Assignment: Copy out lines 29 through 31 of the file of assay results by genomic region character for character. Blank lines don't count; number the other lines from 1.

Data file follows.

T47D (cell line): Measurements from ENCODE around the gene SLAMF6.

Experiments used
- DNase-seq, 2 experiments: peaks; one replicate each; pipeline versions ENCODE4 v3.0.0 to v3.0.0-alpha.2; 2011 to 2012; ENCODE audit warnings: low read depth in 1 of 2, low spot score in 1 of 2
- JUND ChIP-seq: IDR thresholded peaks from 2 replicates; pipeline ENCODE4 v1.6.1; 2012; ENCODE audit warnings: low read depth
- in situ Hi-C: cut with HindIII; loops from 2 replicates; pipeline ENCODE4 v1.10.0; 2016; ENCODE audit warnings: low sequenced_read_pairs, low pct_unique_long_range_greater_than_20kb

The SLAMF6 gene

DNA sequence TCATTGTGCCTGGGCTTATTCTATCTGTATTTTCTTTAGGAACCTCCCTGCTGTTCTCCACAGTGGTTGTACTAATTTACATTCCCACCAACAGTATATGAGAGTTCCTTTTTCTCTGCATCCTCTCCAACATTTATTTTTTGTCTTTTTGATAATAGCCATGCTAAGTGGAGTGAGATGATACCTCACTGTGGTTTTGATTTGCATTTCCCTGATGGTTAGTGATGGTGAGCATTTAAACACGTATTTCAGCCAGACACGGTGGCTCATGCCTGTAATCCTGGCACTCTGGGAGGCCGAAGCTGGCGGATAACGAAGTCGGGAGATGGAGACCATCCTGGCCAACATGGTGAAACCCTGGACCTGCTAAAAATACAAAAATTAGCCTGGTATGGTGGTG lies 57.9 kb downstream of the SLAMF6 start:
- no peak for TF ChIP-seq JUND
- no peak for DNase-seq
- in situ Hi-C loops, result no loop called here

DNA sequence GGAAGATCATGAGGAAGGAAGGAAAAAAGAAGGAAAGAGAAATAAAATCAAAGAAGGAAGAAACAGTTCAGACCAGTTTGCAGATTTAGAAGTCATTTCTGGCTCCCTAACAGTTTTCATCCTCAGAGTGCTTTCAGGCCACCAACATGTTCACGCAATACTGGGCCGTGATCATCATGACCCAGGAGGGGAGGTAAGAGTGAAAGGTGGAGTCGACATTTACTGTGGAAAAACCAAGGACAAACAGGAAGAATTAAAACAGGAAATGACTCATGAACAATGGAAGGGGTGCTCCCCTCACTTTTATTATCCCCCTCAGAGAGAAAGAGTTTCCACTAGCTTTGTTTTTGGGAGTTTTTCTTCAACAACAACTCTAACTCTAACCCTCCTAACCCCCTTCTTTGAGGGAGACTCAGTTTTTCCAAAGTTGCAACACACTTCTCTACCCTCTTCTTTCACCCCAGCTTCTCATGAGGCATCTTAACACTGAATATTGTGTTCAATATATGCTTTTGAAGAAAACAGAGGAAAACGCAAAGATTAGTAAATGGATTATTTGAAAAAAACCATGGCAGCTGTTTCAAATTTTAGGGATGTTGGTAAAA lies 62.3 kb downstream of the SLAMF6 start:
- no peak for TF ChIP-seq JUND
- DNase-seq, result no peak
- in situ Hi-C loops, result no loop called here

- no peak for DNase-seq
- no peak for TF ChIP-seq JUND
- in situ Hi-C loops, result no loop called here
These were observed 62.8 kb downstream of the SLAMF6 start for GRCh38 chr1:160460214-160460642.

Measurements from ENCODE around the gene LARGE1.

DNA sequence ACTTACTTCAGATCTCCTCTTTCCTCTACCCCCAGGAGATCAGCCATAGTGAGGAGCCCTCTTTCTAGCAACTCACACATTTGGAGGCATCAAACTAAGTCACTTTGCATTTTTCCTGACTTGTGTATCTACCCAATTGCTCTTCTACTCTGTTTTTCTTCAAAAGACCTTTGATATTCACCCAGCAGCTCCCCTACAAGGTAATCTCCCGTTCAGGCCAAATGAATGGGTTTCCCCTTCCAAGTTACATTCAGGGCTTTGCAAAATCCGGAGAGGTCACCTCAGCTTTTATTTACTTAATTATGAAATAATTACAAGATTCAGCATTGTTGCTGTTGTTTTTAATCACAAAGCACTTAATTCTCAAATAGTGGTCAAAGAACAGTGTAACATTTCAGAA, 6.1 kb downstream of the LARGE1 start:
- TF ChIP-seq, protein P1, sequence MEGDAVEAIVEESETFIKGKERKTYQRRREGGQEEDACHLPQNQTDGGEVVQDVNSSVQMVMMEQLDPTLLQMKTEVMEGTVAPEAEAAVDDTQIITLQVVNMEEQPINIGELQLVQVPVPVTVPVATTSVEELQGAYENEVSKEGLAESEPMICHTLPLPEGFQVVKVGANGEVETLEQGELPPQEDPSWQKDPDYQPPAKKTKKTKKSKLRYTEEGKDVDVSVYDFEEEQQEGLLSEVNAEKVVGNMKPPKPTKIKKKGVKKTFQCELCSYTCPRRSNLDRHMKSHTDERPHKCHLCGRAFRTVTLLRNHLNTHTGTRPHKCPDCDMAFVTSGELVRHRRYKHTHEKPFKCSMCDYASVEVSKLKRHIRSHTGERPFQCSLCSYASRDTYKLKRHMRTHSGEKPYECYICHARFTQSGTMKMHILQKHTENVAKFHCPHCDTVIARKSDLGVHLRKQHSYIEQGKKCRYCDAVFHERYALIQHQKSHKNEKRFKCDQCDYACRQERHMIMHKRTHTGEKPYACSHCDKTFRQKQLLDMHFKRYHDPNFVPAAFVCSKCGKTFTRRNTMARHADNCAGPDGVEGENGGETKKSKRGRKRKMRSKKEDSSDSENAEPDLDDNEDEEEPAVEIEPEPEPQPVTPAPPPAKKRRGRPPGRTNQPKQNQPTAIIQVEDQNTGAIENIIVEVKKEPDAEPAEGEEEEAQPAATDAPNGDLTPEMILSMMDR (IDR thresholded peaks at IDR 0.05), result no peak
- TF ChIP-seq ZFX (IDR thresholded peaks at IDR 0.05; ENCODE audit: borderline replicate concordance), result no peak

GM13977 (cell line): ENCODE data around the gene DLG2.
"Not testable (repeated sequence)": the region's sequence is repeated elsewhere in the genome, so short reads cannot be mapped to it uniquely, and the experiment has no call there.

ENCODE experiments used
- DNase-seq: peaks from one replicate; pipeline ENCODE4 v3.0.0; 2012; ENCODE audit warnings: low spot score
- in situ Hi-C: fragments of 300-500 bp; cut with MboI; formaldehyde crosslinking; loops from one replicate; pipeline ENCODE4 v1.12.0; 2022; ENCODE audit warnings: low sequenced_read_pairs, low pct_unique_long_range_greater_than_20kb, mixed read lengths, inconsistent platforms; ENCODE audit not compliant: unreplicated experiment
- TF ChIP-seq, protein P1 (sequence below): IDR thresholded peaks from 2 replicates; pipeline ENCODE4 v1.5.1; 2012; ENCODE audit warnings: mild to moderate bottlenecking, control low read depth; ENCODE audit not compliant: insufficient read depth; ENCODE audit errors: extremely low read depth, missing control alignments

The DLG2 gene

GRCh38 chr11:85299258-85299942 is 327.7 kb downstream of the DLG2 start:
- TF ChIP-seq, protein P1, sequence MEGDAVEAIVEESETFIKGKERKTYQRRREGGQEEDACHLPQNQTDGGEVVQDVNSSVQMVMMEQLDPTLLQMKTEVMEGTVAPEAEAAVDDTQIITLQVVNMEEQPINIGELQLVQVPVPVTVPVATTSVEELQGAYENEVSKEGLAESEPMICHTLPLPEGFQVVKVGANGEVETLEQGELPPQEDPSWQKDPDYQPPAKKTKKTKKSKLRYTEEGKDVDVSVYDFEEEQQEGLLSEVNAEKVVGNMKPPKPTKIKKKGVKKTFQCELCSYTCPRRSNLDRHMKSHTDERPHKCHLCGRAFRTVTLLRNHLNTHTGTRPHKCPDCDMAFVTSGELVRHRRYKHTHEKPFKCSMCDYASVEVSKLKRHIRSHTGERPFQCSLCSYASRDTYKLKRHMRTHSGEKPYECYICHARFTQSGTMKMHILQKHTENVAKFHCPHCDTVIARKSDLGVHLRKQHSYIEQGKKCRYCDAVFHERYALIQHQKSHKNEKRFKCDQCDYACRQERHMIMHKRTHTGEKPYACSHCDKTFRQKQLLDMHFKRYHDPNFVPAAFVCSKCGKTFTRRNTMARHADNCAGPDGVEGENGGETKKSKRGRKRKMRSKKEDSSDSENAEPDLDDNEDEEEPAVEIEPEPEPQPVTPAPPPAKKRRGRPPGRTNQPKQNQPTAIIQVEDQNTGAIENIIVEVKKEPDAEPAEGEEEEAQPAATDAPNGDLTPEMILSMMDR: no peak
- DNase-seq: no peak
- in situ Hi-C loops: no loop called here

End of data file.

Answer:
The DLG2 gene

GRCh38 chr11:85299258-85299942 is 327.7 kb downstream of the DLG2 start:
- TF ChIP-seq, protein P1, sequence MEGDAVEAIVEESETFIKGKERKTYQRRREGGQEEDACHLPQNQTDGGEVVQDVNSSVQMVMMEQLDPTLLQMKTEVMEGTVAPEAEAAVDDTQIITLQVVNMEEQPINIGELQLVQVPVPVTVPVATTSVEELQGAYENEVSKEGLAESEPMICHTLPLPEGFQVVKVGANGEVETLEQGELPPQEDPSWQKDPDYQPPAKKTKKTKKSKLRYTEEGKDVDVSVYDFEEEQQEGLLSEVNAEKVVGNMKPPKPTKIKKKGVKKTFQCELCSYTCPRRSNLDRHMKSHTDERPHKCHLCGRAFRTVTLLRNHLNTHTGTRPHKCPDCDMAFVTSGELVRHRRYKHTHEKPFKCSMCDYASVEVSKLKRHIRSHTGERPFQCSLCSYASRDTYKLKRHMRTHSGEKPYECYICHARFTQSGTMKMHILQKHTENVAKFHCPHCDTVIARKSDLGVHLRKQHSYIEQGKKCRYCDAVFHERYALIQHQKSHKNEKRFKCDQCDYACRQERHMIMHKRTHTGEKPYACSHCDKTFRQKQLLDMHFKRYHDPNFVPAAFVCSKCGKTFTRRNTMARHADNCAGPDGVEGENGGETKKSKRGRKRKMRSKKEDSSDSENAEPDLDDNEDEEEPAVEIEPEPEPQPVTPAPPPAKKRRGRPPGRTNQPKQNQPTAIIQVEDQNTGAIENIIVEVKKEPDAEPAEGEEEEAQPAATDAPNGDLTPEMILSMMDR: no peak